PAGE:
Follow us


In My View by Eric Musgrave: Have trade shows got a fair chance of survival?

Eric Musgrave
02 September 2021

Where were you on the morning of Sunday 1st September 1996?

Twenty five years and a few days ago I was inside the London Arena, a sports event and concert venue in the capital’s Docklands, ready to see the doors thrown open for 40˚, a trade “event” that changed the way trade fairs operated ever since.

Delivered by the publishing company EMAP, which owned Drapers Record, Menswear and Fashion Weekly among hundreds of other B2B and consumer titles, the oddly-named 40˚ used the familiar washing care symbol as its logo.

That was only the start of its ground-breaking approach to avoid the danger of presenting “just another boring trade fair”. A quarter of a century ago (did I really just type that?), EMAP’s aim was to dominate (ie control) the fashion sector by owning the best trade fairs as well as the biggest trade titles. For a while, they just about managed it.

Business-wise, 40˚ brought together good-quality brands (“No rubbish” was our watchword) in four overlapping sectors: jeanswear, streetwear, fashion sport and clubwear. Its aim was to blend fashion with fun, business with boozing, ordering with near disorder.

EMAP wisely brought in Raoul Shah of the communications agency Exposure to advise on the positioning and marketing of the event (we weren’t allowed to call it a trade fair). Lots of other bright and passionate fashion folk contributed to making this memorable debut.

I won’t bother to go into a lot of details here about what made 40˚ so special apart from mentioning that I spent part of the three-day show (1-3 September 1996) sitting in a bath of warm water on the Levi’s stand getting a pair of free 501s to shrink to fit. It was that sort of happening.

By close of play on Tuesday, I was among the “walking wounded” who were still recovering from a fantastic launch party in a Docklands warehouse on the Sunday night and much merry making besides.

This little wave of nostalgia prompted me to consider the future of trade shows, fairs, events and gatherings in our post-COVID reality. What future do they have? What role(s) might they serve?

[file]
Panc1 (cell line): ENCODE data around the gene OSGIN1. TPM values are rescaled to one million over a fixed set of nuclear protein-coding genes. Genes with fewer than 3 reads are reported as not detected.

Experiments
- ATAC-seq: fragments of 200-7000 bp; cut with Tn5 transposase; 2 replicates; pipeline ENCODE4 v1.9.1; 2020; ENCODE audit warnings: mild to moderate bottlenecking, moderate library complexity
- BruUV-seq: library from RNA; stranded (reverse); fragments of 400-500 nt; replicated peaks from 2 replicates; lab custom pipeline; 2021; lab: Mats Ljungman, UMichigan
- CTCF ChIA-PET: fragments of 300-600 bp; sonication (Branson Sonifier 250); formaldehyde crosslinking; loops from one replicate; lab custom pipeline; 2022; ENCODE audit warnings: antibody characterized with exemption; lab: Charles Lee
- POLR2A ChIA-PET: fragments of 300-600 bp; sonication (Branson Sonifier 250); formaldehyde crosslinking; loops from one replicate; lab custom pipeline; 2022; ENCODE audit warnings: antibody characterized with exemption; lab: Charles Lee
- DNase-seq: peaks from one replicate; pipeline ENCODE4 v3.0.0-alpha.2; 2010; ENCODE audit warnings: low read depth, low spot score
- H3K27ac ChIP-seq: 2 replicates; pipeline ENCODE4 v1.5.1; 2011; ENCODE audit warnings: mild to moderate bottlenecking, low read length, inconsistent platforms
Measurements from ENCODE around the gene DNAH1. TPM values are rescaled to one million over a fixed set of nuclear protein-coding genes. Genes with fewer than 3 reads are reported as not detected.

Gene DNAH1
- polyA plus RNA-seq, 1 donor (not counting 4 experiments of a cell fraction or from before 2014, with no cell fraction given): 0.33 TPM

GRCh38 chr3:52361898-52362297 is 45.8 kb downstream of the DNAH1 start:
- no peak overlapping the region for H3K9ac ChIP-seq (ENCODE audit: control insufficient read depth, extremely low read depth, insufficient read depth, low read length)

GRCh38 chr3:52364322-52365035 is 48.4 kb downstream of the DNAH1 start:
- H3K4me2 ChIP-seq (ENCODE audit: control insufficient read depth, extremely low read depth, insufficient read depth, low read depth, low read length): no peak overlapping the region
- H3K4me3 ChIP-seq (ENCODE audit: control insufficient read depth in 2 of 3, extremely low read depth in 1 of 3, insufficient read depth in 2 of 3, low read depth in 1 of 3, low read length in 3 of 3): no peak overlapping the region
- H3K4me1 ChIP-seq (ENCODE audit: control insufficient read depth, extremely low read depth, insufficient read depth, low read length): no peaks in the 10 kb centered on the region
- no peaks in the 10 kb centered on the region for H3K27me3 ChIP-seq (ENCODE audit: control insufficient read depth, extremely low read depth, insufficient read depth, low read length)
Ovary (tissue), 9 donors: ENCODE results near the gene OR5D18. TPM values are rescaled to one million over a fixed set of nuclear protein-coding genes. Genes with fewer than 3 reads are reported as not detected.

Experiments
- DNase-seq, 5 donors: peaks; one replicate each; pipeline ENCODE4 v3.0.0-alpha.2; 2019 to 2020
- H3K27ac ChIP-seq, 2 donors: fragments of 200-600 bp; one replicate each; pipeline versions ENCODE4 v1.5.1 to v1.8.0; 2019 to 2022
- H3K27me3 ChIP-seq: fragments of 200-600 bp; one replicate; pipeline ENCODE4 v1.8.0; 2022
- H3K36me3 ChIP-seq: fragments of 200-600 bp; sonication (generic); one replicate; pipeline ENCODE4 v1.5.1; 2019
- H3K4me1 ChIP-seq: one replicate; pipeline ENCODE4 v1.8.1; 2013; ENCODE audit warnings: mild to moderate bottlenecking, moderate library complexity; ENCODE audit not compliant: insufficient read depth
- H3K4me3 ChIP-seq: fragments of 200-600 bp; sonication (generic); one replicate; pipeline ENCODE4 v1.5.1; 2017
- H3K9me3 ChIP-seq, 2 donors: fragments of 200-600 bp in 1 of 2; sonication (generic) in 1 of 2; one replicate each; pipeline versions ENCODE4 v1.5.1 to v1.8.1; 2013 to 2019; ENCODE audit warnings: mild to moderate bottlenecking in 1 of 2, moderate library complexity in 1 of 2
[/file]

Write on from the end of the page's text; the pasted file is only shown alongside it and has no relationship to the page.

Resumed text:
During my various stints of captaining fashion B2B titles my colleagues joked I was the king of the trade shows. I absolutely loved them. From Sao Paulo to Taipei, from leathergoods to lingerie, I’ve been to dozens and dozens of them.

About 20 years ago, when editing Drapers Record / Drapers, my trade show trek would start at Pitti Uomo in Florence in early January and end up at a fabric fair in early April.

For me, the events, large or small, long-established or fleeting, were literally the marketplaces of the industry (or industries, if you want to regard every sub-sector of the business as a separate entity).

Unlike the exhibitors or the buyers, I was there neither to sell nor order. I went there to learn what was going on in the industry, to find new brands, to see old friends, make new ones and ultimately to help myself understand what was going on in the sector.

I could never understand those retailers who did not attend any trade shows. How did they track what was happening? Maybe they didn’t…

Looking at a show from an exhibitor’s point of view, they go either to make a brand statement – nice to do if you have the money – or they attend to take orders, especially orders they would not have got elsewhere anyway.

In either case, shop owners and buyers need to attend the event to make the exercise worthwhile for the exhibitors. There has to be a decent return on their often-considerable financial investment.

Conversely, for the buyer, there must be enough relevant suppliers to make a trip worthwhile. It’s a classic chicken-and-egg situation. Which comes first – supplier participation or buyer attendance?

To state the blooming obvious, there are not as many independent buyers in any sector as they used to be. How many decent indie accounts are there now in the UK and Ireland for, say, an upper-mid-market menswear brand? 120? 150 at a push? Who needs to be on a stand for three days hoping to see a decent percentage of those?

There are many more ways for a supplier to present a collection. Buying online is becoming more sophisticated, more usual and more accepted, especially if you are looking at a familiar collection.

Then there are the perennial problems of dates, locations, “adjacencies” (jargon for brand mix at a show). Large companies used to want to make large profits from large shows. And they used to, but I am not sure many sectors still need large shows.

Funnily enough, having started off as the ultimate “alternative” event, after only a relatively few seasons, 40˚ came to resemble the rivals it had been conceived to replace. In turn it prompted the proliferation of small, niche “insider” events, like To Be Confirmed, Jacket Required and the recently-held JUST. These are typically run by fashion agents, not publicly-listed publishing giants.

I sincerely hope trade gatherings of some type continue as the industry needs a place to come together. A network needs a hub, even if that hub forms only twice a year. I still see the fashion business as a community or rather a series of interlinking communities that resemble the double helix of DNA structure. There needs to be regular points of contact.

Trade shows or fairs or events were, are and should continue to be the obvious marketplaces for the market. Or am I being too nostalgic once again?

I’d love to hear your views on this subject.

Free NewsletterVISIT